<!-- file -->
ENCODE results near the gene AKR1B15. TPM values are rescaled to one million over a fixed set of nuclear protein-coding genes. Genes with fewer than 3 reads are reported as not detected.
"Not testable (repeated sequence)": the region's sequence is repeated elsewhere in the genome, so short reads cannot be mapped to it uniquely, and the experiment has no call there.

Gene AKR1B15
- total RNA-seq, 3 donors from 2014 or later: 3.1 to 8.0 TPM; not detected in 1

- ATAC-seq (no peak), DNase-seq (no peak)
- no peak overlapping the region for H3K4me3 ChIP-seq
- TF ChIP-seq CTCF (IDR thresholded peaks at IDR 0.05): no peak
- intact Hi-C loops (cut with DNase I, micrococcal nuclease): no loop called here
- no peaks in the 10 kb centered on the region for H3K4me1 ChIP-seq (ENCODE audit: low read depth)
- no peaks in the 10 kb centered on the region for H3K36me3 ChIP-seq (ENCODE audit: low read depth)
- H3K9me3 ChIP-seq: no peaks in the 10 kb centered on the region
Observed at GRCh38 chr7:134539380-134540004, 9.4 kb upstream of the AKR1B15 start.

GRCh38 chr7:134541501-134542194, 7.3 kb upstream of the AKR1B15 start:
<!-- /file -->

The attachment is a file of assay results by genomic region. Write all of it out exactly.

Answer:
ENCODE results near the gene AKR1B15. TPM values are rescaled to one million over a fixed set of nuclear protein-coding genes. Genes with fewer than 3 reads are reported as not detected.
"Not testable (repeated sequence)": the region's sequence is repeated elsewhere in the genome, so short reads cannot be mapped to it uniquely, and the experiment has no call there.

Gene AKR1B15
- total RNA-seq, 3 donors from 2014 or later: 3.1 to 8.0 TPM; not detected in 1

- ATAC-seq (no peak), DNase-seq (no peak)
- no peak overlapping the region for H3K4me3 ChIP-seq
- TF ChIP-seq CTCF (IDR thresholded peaks at IDR 0.05): no peak
- intact Hi-C loops (cut with DNase I, micrococcal nuclease): no loop called here
- no peaks in the 10 kb centered on the region for H3K4me1 ChIP-seq (ENCODE audit: low read depth)
- no peaks in the 10 kb centered on the region for H3K36me3 ChIP-seq (ENCODE audit: low read depth)
- H3K9me3 ChIP-seq: no peaks in the 10 kb centered on the region
Observed at GRCh38 chr7:134539380-134540004, 9.4 kb upstream of the AKR1B15 start.

GRCh38 chr7:134541501-134542194, 7.3 kb upstream of the AKR1B15 start: